Who won the draft?
In the grand scheme of football things, that generally doesn’t matter—winning the Super Bowl does. But to simplify it to that ignores the massive amounts of work and effort that goes into a playoff push, where the draft is often key.
We don’t know who “won” the draft in the context of results-based grading, because we don’t know the results. But if we’re just as willing to give prospects “round grades” or evaluate whether or not a team made a good pick, we should be able to summarize our thoughts on those teams, and the easiest way to do that is “grades.”
So in the sense that one can’t “grade” the draft until we’re three years out, I suppose that’s true but not useful information. In the same way that we can’t criticize a coach hire, a free agency move or a trade until we’re three years into the contract, we can’t criticize player acquisitions in the draft until we’re through.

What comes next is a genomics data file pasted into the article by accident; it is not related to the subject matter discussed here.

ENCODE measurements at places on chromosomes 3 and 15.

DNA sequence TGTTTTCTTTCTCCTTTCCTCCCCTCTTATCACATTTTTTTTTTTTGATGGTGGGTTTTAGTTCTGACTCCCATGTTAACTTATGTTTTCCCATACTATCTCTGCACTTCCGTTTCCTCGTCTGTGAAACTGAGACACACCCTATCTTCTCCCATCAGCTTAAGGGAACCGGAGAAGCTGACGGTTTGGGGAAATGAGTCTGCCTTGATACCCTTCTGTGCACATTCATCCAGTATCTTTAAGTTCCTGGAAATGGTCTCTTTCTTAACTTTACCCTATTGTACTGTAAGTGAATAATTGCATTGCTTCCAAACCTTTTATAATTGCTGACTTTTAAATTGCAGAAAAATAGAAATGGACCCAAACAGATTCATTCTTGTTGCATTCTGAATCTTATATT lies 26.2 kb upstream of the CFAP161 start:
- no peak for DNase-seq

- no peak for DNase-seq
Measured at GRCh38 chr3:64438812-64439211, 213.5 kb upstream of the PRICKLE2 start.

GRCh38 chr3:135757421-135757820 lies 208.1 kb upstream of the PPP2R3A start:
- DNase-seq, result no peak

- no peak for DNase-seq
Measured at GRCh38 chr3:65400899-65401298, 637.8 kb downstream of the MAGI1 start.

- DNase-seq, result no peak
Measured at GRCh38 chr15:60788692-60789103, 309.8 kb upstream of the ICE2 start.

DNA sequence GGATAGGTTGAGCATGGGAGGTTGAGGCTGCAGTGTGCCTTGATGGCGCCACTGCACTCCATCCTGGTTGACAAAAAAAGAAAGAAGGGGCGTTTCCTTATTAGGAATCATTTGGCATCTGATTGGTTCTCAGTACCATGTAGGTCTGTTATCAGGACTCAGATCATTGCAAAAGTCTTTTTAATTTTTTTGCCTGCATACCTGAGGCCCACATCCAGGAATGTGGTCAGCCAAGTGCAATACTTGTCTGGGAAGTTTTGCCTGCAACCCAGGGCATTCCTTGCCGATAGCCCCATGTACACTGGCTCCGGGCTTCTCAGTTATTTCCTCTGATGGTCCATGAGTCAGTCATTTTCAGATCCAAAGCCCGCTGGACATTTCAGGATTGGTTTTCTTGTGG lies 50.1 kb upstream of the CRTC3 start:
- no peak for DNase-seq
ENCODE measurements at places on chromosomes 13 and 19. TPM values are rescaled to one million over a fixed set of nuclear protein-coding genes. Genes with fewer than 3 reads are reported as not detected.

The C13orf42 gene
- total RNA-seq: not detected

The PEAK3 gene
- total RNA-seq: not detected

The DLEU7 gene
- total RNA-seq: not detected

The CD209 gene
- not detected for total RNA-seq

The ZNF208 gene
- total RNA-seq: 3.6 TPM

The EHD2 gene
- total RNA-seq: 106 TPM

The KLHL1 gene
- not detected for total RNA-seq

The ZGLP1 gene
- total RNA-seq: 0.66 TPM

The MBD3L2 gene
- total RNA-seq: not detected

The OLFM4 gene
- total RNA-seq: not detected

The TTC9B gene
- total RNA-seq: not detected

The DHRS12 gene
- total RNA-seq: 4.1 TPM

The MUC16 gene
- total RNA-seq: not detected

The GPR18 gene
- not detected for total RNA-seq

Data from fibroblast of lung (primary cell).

But there’s no point to analysis if we’re going to defer it to an unknowable future—you wouldn’t read this blog if you weren’t willing to engage in some speculation. We predict win-loss records, argue that a team may make the playoffs or not, say that one team is destined to succeed or fail, and no one minds that. But when people “grade drafts” that’s too soon.
Anyway, so long as we have information on how people grade prospects, we have information on what people in the aggregate think about the talent a team has acquired.
To the Consensus Board!